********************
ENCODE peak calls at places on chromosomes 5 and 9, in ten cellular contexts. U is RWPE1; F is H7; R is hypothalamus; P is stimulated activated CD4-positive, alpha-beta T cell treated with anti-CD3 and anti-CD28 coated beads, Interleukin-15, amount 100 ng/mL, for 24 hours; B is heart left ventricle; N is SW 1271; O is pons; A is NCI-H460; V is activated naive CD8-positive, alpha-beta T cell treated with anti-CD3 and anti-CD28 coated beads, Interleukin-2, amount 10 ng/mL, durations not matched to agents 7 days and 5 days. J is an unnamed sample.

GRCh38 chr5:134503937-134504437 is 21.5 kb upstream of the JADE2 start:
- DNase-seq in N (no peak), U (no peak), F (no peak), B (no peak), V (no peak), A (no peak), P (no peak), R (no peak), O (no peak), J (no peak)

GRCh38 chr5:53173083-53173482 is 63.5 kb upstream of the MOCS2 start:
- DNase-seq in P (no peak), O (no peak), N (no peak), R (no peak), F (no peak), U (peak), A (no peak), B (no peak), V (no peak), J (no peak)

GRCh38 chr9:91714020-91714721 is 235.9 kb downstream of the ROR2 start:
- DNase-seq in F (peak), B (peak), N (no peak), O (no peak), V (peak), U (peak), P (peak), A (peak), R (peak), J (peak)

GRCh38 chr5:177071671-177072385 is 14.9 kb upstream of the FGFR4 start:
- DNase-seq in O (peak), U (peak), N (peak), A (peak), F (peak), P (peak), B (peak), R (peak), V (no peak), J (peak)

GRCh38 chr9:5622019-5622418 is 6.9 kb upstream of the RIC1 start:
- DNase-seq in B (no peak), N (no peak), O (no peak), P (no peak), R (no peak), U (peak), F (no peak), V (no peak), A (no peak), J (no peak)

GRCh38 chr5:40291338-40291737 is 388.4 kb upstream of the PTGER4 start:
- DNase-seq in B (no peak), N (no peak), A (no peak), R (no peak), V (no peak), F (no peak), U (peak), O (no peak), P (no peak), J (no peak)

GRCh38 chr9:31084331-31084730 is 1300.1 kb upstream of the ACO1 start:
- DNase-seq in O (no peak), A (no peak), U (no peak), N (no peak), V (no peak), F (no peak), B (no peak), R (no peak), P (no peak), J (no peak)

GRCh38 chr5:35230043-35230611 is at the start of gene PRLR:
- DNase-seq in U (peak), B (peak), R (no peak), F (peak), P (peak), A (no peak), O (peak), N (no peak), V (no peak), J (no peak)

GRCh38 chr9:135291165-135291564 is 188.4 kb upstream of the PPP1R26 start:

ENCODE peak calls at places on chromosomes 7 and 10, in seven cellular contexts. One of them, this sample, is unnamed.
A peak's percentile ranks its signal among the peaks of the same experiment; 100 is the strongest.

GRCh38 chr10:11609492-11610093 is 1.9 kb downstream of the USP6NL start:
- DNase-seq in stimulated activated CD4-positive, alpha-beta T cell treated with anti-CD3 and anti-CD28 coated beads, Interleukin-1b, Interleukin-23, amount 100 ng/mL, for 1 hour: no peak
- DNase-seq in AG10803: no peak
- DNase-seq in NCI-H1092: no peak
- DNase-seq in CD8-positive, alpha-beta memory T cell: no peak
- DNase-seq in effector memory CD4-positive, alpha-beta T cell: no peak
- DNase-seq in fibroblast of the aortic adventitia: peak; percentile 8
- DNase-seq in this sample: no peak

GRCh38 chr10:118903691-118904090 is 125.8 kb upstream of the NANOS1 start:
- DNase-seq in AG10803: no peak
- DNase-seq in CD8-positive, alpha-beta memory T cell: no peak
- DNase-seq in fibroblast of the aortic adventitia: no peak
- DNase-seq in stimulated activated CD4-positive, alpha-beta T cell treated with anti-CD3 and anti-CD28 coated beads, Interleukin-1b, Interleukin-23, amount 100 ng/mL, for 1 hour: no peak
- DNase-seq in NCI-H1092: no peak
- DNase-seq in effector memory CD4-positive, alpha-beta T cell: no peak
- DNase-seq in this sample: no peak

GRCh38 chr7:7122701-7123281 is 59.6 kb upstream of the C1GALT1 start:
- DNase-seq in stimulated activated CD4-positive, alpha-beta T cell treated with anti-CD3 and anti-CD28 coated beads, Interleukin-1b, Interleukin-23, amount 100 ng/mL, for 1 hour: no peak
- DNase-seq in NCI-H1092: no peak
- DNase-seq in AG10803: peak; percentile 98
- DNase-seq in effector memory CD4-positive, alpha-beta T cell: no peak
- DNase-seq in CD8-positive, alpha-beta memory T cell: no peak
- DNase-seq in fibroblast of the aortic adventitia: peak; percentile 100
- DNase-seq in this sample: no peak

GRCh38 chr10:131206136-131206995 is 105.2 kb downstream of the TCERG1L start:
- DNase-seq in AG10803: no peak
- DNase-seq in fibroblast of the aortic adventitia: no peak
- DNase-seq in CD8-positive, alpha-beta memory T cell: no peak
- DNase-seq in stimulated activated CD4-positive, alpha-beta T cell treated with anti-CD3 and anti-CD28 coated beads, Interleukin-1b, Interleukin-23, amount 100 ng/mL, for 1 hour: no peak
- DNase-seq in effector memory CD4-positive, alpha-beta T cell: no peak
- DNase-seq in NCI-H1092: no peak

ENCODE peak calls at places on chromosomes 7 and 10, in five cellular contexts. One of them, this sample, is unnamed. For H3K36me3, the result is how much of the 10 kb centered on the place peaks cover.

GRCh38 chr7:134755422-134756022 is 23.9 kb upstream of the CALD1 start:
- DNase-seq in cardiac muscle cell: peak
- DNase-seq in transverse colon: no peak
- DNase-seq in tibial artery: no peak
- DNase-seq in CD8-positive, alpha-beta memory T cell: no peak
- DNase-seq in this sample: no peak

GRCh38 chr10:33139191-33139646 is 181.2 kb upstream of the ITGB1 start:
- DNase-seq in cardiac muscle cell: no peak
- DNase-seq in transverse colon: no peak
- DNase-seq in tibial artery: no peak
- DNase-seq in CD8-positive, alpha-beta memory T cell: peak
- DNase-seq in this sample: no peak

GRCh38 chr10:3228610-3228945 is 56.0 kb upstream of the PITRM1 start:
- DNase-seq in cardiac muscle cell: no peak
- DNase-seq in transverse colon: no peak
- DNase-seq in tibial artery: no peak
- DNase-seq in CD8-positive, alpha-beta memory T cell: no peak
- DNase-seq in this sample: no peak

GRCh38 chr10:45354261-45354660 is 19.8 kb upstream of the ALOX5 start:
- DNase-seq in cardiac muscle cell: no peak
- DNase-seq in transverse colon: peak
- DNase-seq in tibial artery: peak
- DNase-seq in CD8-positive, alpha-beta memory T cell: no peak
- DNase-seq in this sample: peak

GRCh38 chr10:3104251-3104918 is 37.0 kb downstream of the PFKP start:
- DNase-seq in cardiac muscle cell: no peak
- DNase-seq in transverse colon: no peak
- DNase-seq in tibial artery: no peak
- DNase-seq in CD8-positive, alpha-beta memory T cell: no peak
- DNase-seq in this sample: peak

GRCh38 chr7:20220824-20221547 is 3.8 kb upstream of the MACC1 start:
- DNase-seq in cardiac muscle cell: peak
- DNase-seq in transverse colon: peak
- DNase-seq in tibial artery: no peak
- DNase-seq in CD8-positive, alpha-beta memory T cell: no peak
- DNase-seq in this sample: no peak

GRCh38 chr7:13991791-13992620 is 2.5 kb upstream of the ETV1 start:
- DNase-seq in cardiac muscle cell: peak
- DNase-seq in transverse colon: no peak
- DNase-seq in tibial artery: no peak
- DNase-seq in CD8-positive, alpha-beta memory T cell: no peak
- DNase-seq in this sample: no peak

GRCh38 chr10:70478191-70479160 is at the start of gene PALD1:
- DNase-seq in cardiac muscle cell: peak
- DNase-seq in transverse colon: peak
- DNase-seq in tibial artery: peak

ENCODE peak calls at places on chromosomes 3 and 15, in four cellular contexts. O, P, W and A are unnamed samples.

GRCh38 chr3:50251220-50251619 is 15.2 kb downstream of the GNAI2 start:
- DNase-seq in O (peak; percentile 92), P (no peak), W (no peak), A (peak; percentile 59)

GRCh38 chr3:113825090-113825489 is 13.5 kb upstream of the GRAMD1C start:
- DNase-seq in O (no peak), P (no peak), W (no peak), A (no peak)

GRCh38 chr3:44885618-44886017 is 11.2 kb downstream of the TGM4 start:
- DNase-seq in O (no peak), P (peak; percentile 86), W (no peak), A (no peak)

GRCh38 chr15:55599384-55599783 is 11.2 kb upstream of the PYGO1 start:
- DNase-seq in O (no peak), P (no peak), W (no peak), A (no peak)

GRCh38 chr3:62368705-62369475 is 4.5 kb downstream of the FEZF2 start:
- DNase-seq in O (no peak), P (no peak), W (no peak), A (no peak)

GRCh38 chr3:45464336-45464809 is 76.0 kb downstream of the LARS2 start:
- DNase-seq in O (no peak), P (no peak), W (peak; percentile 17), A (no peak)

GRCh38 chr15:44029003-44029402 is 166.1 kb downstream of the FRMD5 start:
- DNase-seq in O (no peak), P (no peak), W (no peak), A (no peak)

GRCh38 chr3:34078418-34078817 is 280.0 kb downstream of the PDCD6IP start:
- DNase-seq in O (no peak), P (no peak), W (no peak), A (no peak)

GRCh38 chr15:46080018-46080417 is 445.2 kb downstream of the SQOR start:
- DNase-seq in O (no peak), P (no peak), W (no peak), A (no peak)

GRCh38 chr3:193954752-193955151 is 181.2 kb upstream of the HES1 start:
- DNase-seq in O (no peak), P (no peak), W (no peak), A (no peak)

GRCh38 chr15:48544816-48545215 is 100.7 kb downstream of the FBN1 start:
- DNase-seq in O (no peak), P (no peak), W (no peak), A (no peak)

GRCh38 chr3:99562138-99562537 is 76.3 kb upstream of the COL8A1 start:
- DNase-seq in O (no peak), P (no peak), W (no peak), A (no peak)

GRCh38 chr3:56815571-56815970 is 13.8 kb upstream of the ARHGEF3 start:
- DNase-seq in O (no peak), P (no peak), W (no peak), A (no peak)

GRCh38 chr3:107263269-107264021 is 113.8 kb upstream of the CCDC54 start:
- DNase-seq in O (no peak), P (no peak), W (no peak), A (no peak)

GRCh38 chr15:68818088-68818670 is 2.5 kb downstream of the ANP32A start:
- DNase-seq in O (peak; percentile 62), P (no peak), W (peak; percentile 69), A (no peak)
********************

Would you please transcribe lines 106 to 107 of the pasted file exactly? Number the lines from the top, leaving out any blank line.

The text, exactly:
GRCh38 chr15:55599384-55599783 is 11.2 kb upstream of the PYGO1 start:
- DNase-seq in O (no peak), P (no peak), W (no peak), A (no peak)